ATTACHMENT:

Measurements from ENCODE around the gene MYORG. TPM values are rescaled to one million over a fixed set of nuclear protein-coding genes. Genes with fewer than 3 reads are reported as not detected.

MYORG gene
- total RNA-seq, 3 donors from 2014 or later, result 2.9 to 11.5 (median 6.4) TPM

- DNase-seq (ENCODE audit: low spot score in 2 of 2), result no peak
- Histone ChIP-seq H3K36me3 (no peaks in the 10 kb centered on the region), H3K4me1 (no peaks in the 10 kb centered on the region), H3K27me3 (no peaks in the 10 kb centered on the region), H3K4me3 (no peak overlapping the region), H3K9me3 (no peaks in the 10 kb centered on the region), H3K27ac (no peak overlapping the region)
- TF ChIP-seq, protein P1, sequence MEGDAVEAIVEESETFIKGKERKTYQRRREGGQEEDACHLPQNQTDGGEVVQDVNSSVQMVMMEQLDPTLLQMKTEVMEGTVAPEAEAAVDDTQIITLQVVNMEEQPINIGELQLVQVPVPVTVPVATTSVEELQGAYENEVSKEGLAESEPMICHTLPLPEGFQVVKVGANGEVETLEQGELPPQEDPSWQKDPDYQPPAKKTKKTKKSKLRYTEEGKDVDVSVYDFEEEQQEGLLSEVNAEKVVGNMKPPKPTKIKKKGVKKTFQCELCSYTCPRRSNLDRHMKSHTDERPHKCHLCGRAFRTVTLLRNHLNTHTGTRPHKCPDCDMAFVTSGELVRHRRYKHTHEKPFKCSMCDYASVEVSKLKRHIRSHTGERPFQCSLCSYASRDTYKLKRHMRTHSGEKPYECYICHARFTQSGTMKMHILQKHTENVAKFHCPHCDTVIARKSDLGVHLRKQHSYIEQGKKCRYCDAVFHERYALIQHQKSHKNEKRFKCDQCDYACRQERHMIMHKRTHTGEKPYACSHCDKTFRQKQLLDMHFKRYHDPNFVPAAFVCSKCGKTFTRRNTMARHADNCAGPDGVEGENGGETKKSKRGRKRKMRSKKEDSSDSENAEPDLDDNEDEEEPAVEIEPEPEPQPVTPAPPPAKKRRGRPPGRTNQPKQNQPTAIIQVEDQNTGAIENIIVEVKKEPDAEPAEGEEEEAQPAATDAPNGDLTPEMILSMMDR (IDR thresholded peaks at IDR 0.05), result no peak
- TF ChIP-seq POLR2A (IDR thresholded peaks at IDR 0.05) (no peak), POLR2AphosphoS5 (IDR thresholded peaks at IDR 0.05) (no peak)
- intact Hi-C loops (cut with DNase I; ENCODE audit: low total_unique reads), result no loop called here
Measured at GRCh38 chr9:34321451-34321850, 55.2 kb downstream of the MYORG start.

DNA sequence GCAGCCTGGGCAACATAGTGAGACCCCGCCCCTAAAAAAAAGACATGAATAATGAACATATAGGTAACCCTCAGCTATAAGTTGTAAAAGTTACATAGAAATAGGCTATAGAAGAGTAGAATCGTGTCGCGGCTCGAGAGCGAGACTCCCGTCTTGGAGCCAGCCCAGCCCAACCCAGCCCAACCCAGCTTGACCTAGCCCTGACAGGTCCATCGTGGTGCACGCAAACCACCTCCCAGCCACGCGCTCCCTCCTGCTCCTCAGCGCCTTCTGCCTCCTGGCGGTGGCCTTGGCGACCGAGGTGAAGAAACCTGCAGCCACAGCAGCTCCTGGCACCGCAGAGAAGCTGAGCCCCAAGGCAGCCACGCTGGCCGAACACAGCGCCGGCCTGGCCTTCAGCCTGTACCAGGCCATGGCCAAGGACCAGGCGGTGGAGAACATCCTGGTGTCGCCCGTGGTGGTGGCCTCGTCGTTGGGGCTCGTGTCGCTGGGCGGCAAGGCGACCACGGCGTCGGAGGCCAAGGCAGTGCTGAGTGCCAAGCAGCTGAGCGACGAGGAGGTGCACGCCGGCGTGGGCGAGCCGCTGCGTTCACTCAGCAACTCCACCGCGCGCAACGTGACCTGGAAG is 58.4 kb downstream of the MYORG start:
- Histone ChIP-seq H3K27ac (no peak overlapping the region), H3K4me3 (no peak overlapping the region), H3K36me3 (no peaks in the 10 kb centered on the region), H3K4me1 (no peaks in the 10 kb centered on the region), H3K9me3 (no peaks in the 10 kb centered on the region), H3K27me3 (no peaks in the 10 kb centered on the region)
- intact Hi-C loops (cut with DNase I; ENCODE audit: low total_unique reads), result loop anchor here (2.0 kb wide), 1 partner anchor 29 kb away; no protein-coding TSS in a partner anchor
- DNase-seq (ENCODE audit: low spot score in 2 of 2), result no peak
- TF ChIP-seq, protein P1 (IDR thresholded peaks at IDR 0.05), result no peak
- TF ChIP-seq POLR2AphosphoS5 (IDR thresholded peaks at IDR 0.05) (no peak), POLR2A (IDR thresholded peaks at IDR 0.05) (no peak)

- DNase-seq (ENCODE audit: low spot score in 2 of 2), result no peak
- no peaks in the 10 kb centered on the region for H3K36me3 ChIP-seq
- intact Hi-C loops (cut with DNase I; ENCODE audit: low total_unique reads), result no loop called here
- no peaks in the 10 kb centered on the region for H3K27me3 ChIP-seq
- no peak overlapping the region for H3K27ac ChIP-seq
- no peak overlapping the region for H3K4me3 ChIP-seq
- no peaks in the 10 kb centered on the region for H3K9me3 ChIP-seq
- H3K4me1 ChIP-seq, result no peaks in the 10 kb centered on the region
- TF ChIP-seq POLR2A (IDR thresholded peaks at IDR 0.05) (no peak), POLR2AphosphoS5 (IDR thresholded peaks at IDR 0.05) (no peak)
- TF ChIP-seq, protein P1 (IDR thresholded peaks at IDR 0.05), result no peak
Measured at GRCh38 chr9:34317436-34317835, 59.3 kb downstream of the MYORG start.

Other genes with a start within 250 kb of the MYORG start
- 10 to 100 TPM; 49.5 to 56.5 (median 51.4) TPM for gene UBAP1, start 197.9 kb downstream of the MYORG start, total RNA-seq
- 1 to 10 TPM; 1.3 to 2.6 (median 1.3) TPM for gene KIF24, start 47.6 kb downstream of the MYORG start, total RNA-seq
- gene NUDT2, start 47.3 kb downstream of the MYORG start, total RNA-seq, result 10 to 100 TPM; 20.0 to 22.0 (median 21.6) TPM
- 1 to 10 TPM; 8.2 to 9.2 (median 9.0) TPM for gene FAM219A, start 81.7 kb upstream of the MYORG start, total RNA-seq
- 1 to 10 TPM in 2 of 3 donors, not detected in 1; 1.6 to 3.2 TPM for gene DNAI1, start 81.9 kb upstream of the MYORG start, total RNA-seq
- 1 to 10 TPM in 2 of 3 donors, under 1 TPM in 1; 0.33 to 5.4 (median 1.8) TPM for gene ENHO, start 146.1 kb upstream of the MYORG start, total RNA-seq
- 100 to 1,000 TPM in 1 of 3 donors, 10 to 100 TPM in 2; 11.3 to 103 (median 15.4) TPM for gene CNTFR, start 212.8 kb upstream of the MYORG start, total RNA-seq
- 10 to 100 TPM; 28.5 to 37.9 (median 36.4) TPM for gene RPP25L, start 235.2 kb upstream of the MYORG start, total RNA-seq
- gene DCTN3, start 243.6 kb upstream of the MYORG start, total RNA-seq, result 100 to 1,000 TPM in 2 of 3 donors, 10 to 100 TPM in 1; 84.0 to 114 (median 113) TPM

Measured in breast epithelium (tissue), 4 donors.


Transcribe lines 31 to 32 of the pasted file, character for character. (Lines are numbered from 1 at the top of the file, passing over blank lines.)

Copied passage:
- 1 to 10 TPM; 8.2 to 9.2 (median 9.0) TPM for gene FAM219A, start 81.7 kb upstream of the MYORG start, total RNA-seq
- 1 to 10 TPM in 2 of 3 donors, not detected in 1; 1.6 to 3.2 TPM for gene DNAI1, start 81.9 kb upstream of the MYORG start, total RNA-seq